Interactive performance installation. Working with the artist Bruce Sharp, we have devised a workshop/performance installation that aims to facilitate short explorations of embodied identities.We consider that posture, gesture and action can be thought of as providing tools to explore issues of identity, gender and sexualities as (re)presented to others through the performative actions of the subject. The work  interrogatse (un)conscious kinaesthetic choices made by the conventional binary identified that can be opened up to flux by a fluid non-binary identified subject. The work thus aims to provide tools for reflecting upon coded movement behaviour and to surface the human capacity to switch fluidly between them by using written prompts/guide/instructions -  a kind of ‘dish’ – as guide for such ‘improvisations’.
    • Performing reconciliation: Milan and the memory of Piazza Fontana

      Caoduro, Elena; O'Rawe, Des; Phelan, Mark; University of Bedfordshire; Queen's University Belfast (Palgrave Macmillan, 2016-07-29)
      Elena Caoduro’s essay explores the relations between a history of political violence and the function of art with reference to the 1969 Piazza Fontana massacre in Milan. This terrorist attack inaugurated the most violent decade in the history of the Italian republic: the anni di piombo (‘years of lead’), in which Italy experienced waves of social conflict and unprecedented acts of violence carried out by both right- and left-wing paramilitary groups. Caoduro analyses how the city of Milan monumentalises the victims of this massacre and searches for reconciliation between conflicting truths, since the last trial proved inclusive and provided no closure. Drawing on Paul Ricoeur’s seminal Memory, History, and Forgetting (2004), Caoduro attempts to discern when it is right to remember and when it is better to forget, or indeed how much we should remember. Although arguing that cathartic narration can assist national reconciliation, she cautions against political amnesty being accompanied by amnesia.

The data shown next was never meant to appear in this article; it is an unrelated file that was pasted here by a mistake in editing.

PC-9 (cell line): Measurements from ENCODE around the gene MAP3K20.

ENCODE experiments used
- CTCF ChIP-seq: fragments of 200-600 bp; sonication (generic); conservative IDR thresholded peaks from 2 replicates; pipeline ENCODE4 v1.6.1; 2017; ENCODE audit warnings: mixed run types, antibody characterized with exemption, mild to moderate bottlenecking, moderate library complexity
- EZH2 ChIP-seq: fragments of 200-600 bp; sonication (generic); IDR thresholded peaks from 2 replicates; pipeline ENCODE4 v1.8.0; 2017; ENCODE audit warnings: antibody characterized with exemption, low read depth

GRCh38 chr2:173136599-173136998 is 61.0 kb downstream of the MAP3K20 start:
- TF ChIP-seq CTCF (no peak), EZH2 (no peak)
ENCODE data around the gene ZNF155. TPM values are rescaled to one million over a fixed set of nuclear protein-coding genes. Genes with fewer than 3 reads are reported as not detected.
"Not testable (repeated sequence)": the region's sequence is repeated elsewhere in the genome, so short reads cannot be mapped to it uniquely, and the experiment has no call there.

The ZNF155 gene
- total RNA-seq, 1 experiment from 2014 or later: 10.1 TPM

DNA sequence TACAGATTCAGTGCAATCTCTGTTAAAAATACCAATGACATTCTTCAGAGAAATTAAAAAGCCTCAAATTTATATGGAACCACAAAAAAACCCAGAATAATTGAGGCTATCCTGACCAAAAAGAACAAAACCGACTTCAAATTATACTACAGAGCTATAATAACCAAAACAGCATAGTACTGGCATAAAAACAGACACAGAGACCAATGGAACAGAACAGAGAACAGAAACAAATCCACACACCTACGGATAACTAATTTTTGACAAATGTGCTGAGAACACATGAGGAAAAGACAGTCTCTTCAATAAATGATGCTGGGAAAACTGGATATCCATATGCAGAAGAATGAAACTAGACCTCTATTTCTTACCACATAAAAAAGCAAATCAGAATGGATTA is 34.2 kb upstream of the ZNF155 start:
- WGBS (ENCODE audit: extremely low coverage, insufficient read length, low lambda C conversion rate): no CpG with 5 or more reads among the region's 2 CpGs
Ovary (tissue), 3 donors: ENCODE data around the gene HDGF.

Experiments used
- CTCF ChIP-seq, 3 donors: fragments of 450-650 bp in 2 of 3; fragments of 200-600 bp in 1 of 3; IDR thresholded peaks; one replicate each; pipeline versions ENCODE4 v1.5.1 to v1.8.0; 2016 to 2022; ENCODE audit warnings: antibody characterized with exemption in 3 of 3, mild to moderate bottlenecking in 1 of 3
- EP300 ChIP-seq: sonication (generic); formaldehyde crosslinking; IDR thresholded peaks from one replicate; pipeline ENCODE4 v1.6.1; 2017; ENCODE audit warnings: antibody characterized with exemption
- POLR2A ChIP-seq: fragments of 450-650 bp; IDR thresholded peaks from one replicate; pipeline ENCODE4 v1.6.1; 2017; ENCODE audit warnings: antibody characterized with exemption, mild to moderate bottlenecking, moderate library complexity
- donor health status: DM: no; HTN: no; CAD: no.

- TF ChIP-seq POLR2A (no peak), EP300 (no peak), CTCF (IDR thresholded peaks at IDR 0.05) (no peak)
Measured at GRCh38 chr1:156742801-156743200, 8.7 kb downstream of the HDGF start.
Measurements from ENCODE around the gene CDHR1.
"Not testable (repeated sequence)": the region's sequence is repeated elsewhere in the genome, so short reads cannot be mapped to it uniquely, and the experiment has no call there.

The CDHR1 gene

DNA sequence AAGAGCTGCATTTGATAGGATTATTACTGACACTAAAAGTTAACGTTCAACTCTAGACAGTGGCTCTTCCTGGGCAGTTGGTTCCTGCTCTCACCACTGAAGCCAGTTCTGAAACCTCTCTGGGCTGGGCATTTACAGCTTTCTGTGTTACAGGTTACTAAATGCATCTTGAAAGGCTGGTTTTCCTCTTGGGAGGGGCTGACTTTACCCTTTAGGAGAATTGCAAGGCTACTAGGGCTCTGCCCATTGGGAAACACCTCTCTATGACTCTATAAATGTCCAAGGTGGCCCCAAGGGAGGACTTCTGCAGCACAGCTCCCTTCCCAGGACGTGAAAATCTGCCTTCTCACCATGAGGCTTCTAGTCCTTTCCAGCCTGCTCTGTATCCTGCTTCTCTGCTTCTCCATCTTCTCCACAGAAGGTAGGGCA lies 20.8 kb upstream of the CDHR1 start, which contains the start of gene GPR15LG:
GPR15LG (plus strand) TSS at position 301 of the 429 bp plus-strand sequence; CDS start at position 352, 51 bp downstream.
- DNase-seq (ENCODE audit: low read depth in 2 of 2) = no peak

• Within- and between-person predictors of disordered eating attitudes among male and female dancers: findings from the UK Centres for Advanced Training

      Nordin-Bates, Sanna M.; Schwarz, Johanna F.A.; Quested, Eleanor; Cumming, Jennifer; Aujla, Imogen; Redding, Emma; Swedish School of Sport and Health Sciences; Curtin University; University of Birmingham; University of Bedfordshire; et al. (Elsevier, 2016-07-09)
      Objectives This longitudinal study examined potential predictors of disordered eating attitudes (DEA) for male and female dancers, with a particular focus on whether environmental predictors (perceptions of task- and ego-involving motivational climate) added significantly to the prediction made by intrapersonal predictor variables (demographics/training, self-esteem, perfectionism). Methods and Design Young dancers (N = 597, 73.4% female, M = 14.69 years old, SD = 2.04) from UK Centres for Advanced Training completed questionnaires 1–5 times over a two-year period, depending on how long they were enrolled at their centre. Multilevel modelling was employed to examine both between- and within-person predictors of DEA. Results For females, lower self-esteem and higher perfectionistic concerns were significant between-person predictors of DEA. Increased levels of perfectionistic strivings and perfectionistic concerns were significant within-person predictors. For males, increased perfectionistic concerns and perceptions of the motivational climate as more task- and ego-involving were significant between-person predictors of DEA. No significant within-person predictors emerged. Conclusions Findings contribute to the literature on DEA in aesthetic activities and the debate concerning the (mal-)adaptiveness of perfectionistic strivings. They also raise questions about how environmental aspects should best be conceptualized and measured in studies of this type. In particular, however, results demonstrate that the predictors of DEA among males and females may not be the same, and suggest that future interventions may therefore need to be sex-specific.